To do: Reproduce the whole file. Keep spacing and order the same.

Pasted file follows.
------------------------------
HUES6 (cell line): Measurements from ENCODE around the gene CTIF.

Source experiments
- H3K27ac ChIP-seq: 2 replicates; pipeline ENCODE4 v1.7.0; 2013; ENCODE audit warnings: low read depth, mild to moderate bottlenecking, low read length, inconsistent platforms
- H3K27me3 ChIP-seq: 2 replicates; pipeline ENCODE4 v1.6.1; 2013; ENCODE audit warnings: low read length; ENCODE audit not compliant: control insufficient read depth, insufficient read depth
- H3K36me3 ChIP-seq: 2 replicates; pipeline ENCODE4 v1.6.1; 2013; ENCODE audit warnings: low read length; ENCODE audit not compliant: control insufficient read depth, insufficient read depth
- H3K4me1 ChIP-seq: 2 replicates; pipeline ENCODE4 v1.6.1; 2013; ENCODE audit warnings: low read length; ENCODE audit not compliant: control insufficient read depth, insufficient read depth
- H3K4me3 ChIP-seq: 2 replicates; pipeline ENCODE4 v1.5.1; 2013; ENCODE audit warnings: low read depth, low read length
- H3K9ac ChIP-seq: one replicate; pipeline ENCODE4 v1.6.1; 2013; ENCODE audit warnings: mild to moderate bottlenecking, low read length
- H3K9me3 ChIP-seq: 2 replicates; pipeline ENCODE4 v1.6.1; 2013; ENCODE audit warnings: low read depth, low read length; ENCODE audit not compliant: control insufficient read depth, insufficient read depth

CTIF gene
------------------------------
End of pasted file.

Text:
HUES6 (cell line): Measurements from ENCODE around the gene CTIF.

Source experiments
- H3K27ac ChIP-seq: 2 replicates; pipeline ENCODE4 v1.7.0; 2013; ENCODE audit warnings: low read depth, mild to moderate bottlenecking, low read length, inconsistent platforms
- H3K27me3 ChIP-seq: 2 replicates; pipeline ENCODE4 v1.6.1; 2013; ENCODE audit warnings: low read length; ENCODE audit not compliant: control insufficient read depth, insufficient read depth
- H3K36me3 ChIP-seq: 2 replicates; pipeline ENCODE4 v1.6.1; 2013; ENCODE audit warnings: low read length; ENCODE audit not compliant: control insufficient read depth, insufficient read depth
- H3K4me1 ChIP-seq: 2 replicates; pipeline ENCODE4 v1.6.1; 2013; ENCODE audit warnings: low read length; ENCODE audit not compliant: control insufficient read depth, insufficient read depth
- H3K4me3 ChIP-seq: 2 replicates; pipeline ENCODE4 v1.5.1; 2013; ENCODE audit warnings: low read depth, low read length
- H3K9ac ChIP-seq: one replicate; pipeline ENCODE4 v1.6.1; 2013; ENCODE audit warnings: mild to moderate bottlenecking, low read length
- H3K9me3 ChIP-seq: 2 replicates; pipeline ENCODE4 v1.6.1; 2013; ENCODE audit warnings: low read depth, low read length; ENCODE audit not compliant: control insufficient read depth, insufficient read depth

CTIF gene